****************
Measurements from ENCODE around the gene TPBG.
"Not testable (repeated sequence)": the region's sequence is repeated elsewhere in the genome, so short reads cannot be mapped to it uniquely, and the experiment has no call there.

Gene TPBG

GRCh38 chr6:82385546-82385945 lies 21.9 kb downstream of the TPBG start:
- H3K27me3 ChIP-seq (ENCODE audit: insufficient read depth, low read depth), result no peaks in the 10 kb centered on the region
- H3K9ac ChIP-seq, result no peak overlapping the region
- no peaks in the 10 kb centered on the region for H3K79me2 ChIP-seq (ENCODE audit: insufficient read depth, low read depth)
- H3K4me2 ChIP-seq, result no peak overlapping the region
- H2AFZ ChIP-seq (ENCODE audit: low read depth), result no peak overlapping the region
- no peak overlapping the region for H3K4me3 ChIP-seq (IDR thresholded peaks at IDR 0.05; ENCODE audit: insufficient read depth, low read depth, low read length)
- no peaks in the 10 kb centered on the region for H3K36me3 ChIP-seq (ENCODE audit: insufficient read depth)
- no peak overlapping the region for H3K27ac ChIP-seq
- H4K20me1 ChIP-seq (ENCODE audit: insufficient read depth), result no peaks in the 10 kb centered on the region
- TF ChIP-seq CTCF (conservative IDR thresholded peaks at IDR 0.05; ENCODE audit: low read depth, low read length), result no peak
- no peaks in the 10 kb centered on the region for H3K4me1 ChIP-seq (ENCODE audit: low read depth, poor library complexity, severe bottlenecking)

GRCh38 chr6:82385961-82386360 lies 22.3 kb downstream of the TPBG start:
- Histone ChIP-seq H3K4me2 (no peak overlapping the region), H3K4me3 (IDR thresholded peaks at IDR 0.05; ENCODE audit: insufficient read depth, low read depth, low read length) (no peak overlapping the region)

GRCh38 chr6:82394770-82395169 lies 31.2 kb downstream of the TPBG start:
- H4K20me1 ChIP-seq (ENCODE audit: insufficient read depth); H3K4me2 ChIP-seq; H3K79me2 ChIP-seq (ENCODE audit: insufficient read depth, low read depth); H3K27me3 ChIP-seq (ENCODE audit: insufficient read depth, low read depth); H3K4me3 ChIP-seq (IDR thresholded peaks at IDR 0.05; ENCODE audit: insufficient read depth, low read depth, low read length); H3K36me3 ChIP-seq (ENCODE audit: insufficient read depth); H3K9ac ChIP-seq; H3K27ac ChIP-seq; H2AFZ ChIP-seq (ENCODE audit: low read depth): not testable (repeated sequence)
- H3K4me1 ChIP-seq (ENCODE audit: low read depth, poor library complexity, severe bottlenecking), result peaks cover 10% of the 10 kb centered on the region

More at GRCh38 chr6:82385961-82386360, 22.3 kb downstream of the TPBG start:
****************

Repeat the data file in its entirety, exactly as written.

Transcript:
Measurements from ENCODE around the gene TPBG.
"Not testable (repeated sequence)": the region's sequence is repeated elsewhere in the genome, so short reads cannot be mapped to it uniquely, and the experiment has no call there.

Gene TPBG

GRCh38 chr6:82385546-82385945 lies 21.9 kb downstream of the TPBG start:
- H3K27me3 ChIP-seq (ENCODE audit: insufficient read depth, low read depth), result no peaks in the 10 kb centered on the region
- H3K9ac ChIP-seq, result no peak overlapping the region
- no peaks in the 10 kb centered on the region for H3K79me2 ChIP-seq (ENCODE audit: insufficient read depth, low read depth)
- H3K4me2 ChIP-seq, result no peak overlapping the region
- H2AFZ ChIP-seq (ENCODE audit: low read depth), result no peak overlapping the region
- no peak overlapping the region for H3K4me3 ChIP-seq (IDR thresholded peaks at IDR 0.05; ENCODE audit: insufficient read depth, low read depth, low read length)
- no peaks in the 10 kb centered on the region for H3K36me3 ChIP-seq (ENCODE audit: insufficient read depth)
- no peak overlapping the region for H3K27ac ChIP-seq
- H4K20me1 ChIP-seq (ENCODE audit: insufficient read depth), result no peaks in the 10 kb centered on the region
- TF ChIP-seq CTCF (conservative IDR thresholded peaks at IDR 0.05; ENCODE audit: low read depth, low read length), result no peak
- no peaks in the 10 kb centered on the region for H3K4me1 ChIP-seq (ENCODE audit: low read depth, poor library complexity, severe bottlenecking)

GRCh38 chr6:82385961-82386360 lies 22.3 kb downstream of the TPBG start:
- Histone ChIP-seq H3K4me2 (no peak overlapping the region), H3K4me3 (IDR thresholded peaks at IDR 0.05; ENCODE audit: insufficient read depth, low read depth, low read length) (no peak overlapping the region)

GRCh38 chr6:82394770-82395169 lies 31.2 kb downstream of the TPBG start:
- H4K20me1 ChIP-seq (ENCODE audit: insufficient read depth); H3K4me2 ChIP-seq; H3K79me2 ChIP-seq (ENCODE audit: insufficient read depth, low read depth); H3K27me3 ChIP-seq (ENCODE audit: insufficient read depth, low read depth); H3K4me3 ChIP-seq (IDR thresholded peaks at IDR 0.05; ENCODE audit: insufficient read depth, low read depth, low read length); H3K36me3 ChIP-seq (ENCODE audit: insufficient read depth); H3K9ac ChIP-seq; H3K27ac ChIP-seq; H2AFZ ChIP-seq (ENCODE audit: low read depth): not testable (repeated sequence)
- H3K4me1 ChIP-seq (ENCODE audit: low read depth, poor library complexity, severe bottlenecking), result peaks cover 10% of the 10 kb centered on the region

More at GRCh38 chr6:82385961-82386360, 22.3 kb downstream of the TPBG start: